I just came across his latest piece in Vogue, "Favorite L.A. Restaurants." Perhaps not surprisingly, given the above comments, there are points where I think he's right on target and others where I'm left scratching my head.
I won't blame him for the preposterous sub-title to the story, which was presumably written by someone else: "Vogue's inimitable food critic Jeffrey Steingarten discovers five hidden gems." Can you think of any L.A. restaurants that have been more talked-up than José Andrés' Bazaar, Jon Shook & Vinny Dotolo's Animal, and Mozza, the pizzeria from the power trifecta of Nancy Silverton, Joe Bastianich, and Mario Batali? "Hidden gems"? Anyway, the piece sparked a couple random thoughts:
In speaking of Bazaar, there was this, on a subject that's been kicked around some here:
Many of Andrés’s dishes are what seems these days to be called “molecular gastronomy,” or sometimes just “molecular.” (This is a foolish, misleading way of referring to the very modern methods of creating novel dishes by using technical and scientific tricks to surprise and amuse the diner, enhance the flavor and texture, and in the ideal, provoke thought. But the term continues to increase in popularity, and for now, there’s no fighting it.) Molecular gastronomy was named in 1992, but the concept was discussed at least five years earlier and practiced independently by Spanish chef Ferran Andrìa (José Andrés’s mentor) and has penetrated mainstream cooking in small and mainly insignificant ways. Andrés’s dishes are technically creative and unusual, and they (nearly) always taste extremely good. That’s why his food is important and worthy of our attention.I tend to agree with the "foolish, misleading" part; I may have to reluctantly concede the "there's no fighting it" part; I'm not sure I would have given credit to Ferran Andrìa [sic] over Herve This; I'd like to think further about the "small and mainly insignificant ways" comment; and I whole-heartedly agree that food is important and worthy of attention if it tastes extremely good.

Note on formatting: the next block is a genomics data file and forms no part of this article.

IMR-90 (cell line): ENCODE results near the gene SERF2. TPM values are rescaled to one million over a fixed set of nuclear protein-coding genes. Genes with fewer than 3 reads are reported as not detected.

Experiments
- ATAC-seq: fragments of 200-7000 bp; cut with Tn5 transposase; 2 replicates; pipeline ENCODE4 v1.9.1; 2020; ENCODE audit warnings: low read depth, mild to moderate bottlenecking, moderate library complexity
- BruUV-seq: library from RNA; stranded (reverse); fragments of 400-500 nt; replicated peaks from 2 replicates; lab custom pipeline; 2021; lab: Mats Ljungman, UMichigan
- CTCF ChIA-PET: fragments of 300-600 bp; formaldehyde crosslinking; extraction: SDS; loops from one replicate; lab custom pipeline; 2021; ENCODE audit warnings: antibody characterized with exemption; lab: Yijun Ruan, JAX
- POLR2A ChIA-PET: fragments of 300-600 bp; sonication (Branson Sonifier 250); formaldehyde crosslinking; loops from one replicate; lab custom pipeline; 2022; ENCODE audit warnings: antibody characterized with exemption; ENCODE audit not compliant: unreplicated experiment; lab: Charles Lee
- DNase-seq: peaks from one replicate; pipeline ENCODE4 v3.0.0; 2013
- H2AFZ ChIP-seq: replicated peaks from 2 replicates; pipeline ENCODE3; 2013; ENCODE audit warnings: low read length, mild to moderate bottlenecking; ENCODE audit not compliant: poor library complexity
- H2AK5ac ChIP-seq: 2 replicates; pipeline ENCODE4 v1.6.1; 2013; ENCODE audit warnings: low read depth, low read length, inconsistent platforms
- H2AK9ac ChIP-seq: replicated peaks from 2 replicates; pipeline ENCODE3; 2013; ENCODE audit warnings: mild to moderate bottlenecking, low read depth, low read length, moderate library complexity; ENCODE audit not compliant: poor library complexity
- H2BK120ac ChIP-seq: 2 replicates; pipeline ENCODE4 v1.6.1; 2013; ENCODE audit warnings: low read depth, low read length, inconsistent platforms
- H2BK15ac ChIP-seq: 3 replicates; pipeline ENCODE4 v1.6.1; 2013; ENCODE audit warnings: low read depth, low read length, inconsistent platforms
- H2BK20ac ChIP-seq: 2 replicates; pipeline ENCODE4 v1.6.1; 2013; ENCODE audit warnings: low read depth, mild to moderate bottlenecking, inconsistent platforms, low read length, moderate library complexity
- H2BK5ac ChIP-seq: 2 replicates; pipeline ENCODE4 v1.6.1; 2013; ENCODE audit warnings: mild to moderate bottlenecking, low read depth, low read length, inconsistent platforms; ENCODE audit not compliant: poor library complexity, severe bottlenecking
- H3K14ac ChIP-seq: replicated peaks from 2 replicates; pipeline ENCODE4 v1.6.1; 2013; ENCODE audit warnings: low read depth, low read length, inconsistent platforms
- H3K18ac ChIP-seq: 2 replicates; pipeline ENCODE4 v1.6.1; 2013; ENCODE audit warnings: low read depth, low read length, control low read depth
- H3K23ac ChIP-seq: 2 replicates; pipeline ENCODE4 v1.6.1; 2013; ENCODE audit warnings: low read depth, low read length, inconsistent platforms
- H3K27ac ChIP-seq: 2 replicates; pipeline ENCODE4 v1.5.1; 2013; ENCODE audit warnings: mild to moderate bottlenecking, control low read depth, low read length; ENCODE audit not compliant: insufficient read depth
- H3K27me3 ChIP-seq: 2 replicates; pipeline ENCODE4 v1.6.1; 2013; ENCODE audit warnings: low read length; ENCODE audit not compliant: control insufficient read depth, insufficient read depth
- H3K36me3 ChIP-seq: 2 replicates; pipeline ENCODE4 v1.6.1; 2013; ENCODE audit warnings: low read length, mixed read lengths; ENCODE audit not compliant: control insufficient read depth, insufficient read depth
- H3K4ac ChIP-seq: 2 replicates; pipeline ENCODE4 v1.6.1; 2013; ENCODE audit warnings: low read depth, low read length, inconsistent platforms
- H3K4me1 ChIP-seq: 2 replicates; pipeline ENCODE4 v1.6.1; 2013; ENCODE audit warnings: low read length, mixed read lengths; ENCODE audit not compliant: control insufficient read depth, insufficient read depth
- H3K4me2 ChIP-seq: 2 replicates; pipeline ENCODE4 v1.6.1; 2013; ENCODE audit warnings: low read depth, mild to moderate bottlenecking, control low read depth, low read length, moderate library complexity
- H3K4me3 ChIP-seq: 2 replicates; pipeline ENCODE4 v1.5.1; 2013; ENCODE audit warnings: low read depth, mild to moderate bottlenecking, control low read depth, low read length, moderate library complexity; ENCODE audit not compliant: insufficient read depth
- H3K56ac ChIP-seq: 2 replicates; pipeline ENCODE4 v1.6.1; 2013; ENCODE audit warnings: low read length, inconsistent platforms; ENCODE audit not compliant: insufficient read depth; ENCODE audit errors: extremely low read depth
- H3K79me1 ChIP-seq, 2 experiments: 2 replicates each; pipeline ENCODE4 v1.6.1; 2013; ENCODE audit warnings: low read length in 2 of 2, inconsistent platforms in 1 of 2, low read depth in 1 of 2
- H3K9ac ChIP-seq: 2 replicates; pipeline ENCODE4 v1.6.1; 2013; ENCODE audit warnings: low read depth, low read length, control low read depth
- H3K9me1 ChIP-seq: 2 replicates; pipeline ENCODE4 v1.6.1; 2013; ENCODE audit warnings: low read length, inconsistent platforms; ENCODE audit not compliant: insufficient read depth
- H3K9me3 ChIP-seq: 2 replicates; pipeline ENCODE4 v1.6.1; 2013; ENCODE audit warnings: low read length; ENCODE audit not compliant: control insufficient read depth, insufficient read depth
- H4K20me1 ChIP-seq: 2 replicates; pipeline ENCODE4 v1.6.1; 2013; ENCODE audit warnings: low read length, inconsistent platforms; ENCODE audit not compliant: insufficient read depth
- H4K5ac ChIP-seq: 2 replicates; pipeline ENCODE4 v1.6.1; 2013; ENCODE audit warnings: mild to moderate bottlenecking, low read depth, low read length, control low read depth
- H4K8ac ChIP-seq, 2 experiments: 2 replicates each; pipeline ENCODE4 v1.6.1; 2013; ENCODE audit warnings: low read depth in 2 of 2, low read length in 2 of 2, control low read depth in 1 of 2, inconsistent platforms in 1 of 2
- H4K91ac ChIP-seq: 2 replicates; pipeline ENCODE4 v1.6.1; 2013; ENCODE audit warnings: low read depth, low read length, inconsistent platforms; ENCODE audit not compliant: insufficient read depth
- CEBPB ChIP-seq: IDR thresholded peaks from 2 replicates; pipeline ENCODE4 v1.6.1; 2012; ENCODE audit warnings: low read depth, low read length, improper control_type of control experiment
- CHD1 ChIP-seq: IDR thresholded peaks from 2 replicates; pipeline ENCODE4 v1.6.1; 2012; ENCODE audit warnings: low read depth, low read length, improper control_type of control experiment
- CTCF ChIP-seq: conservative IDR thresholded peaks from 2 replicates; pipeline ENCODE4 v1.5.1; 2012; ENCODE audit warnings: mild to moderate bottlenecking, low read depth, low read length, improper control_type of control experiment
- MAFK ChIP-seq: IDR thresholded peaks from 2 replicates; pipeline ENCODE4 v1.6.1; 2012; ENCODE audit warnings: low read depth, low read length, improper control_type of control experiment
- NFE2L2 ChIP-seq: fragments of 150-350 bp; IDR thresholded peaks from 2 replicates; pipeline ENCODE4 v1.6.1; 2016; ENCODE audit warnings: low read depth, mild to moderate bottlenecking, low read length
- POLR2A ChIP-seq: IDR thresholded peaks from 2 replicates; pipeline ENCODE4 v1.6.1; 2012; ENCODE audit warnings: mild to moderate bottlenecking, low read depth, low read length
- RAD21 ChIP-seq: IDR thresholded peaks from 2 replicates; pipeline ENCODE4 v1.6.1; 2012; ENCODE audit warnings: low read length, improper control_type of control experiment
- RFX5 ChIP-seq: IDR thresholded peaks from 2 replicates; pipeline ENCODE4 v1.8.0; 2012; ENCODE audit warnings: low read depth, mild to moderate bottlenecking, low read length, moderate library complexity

On the other hand, I continue to be baffled by the repeated fawning over Animal as if its meat-centric menu is an equivalent revelation to Niels Bohr's discovery of the structure of the atom. It all sounds good, but as I've noted previously, I just don't see how this is so different from much of what's being served at any number of other places around the country - including Miami (which of course means there must be a dozen places like it in New York as well). Except for a couple inspired signature dishes (the foie gras "loco moco," the bacon chocolate crunch bar), this looks like any number of other restaurant menus I've perused. It certainly seems over the top to say "I doubt there's another one like it." Steingarten gushes, "I must learn to replicate the homely crispy hominy served with a wedge of lime; maybe I’ll find it in Jon and Vinny’s popular cookbook, Two Dudes, One Pan." Or he could just ask Michael Schwartz for it.
Of course, no food column is complete these days without mentioning a pizzeria, and this one follows suit, paying homage to Mozza, the L.A. legend. In fairness, Steingarten is no Johnny Come Lately to the pizza thing, having written about his quest for the perfect pizza several years ago (note: this is definitely worth a click-through).
Speaking of which ... coming next, Pizza Crawl Part IV - the final crawl.